I spent a month on night duty in that unit which although very busy, was a happy period. A number of Sisters were transferred to India and the Far East while other went home for a month’s leave. My leave came up in December 1945, but I had to pick up my leave pass from Mestre, a town outside Venice. I found transport easily and my friend Major MacIntyre was willing to drive me with 3 other men from the Army Ordnance Corps to Venice. It was a memorable week, driving through war-shattered country, stopping overnight in various villages and towns till we arrived in Venice. We were met by Mac’s friend who was the Water Engineer in the British Army responsible for all the water engineering in Venice. We booked into the Europa Hotel for a week and enjoyed the luxury of being waited-on and eating superb food. In Venice we visited all the important sights and even saw a Jeep being driven through St Mark’s Square and down some steps to a waiting water-bus!

After I collected my pass from Mestre, I left the following day for Milan. After arrival, booking into the Savoy Hotel adjacent to the rail station, I found the train would not be available for 7 days, so I enjoyed the sights of Milan. The train was the first direct journey to Calais and full of troops — only 4 women on the train. There were lots of catcalls when the four of us got off the train to use the washing facilities at the various stations.

I enjoyed by 4 weeks’ leave, visiting relatives and friends, the joy of giving away masses of clothing coupons to my eager family. The train back to Bari from Milan had to wait for 3 days for some troops, so again we enjoyed the waiting time visiting areas we did not cover on our previous visit.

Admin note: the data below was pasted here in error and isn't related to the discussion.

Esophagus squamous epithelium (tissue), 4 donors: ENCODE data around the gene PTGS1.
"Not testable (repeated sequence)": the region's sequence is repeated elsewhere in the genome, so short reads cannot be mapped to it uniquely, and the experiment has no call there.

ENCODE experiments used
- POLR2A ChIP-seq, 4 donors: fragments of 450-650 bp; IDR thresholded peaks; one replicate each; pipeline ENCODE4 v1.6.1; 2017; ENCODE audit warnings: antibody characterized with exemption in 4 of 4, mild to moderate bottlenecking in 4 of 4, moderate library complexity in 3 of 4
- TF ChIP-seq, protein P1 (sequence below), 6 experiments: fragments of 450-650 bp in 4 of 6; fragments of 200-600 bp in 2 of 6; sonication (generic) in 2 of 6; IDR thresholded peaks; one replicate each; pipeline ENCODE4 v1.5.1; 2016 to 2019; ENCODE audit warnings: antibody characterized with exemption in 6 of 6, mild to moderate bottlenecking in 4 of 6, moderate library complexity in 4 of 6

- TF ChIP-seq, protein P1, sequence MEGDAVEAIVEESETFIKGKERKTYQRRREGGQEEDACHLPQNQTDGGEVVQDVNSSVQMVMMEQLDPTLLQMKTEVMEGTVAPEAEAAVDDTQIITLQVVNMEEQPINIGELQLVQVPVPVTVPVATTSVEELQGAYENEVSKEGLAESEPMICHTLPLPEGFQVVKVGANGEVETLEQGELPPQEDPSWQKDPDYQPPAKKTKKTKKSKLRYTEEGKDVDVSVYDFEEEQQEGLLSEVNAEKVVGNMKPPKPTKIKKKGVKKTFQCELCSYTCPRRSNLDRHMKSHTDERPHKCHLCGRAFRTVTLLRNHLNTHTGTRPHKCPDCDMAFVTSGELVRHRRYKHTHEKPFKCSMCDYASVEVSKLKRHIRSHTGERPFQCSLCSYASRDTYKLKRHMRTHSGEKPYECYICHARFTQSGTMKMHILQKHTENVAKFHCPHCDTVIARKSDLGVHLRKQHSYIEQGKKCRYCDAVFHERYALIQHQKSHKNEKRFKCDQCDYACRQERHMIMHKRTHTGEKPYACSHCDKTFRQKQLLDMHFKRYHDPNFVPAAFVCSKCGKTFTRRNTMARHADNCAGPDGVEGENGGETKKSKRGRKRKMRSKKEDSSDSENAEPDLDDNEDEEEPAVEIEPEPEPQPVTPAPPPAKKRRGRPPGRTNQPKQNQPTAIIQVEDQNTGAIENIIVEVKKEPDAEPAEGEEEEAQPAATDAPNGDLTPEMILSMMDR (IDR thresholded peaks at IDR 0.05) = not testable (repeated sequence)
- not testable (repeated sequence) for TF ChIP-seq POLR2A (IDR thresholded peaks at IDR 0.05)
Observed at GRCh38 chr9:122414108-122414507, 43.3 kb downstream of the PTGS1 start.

It was a slow journey back to the hospital in Bari, to find that it had been reduced to 800 beds — the orthopaedic unit was closed and various staff members had been posted elsewhere. When I reported to Matron, she told me not to unpack as I had been posted to Greece and that transport would pick me up the following morning. I was pleased really, as all my friends had gone, so this was a new challenge. I was posted to 63rd General Hospital at Kiffisia outside Athens. It was a brick building but sleeping accommodation was in tents. I worked there for 6 months before my release came through.

I was then transported to Egypt and reported to the Matron at Cairo Hospital. She didn’t want to see me and instructed me to take the train back to Ismalia, Egypt where I got transferred back to England, arriving at Southampton June 1946. The war was well and truly over.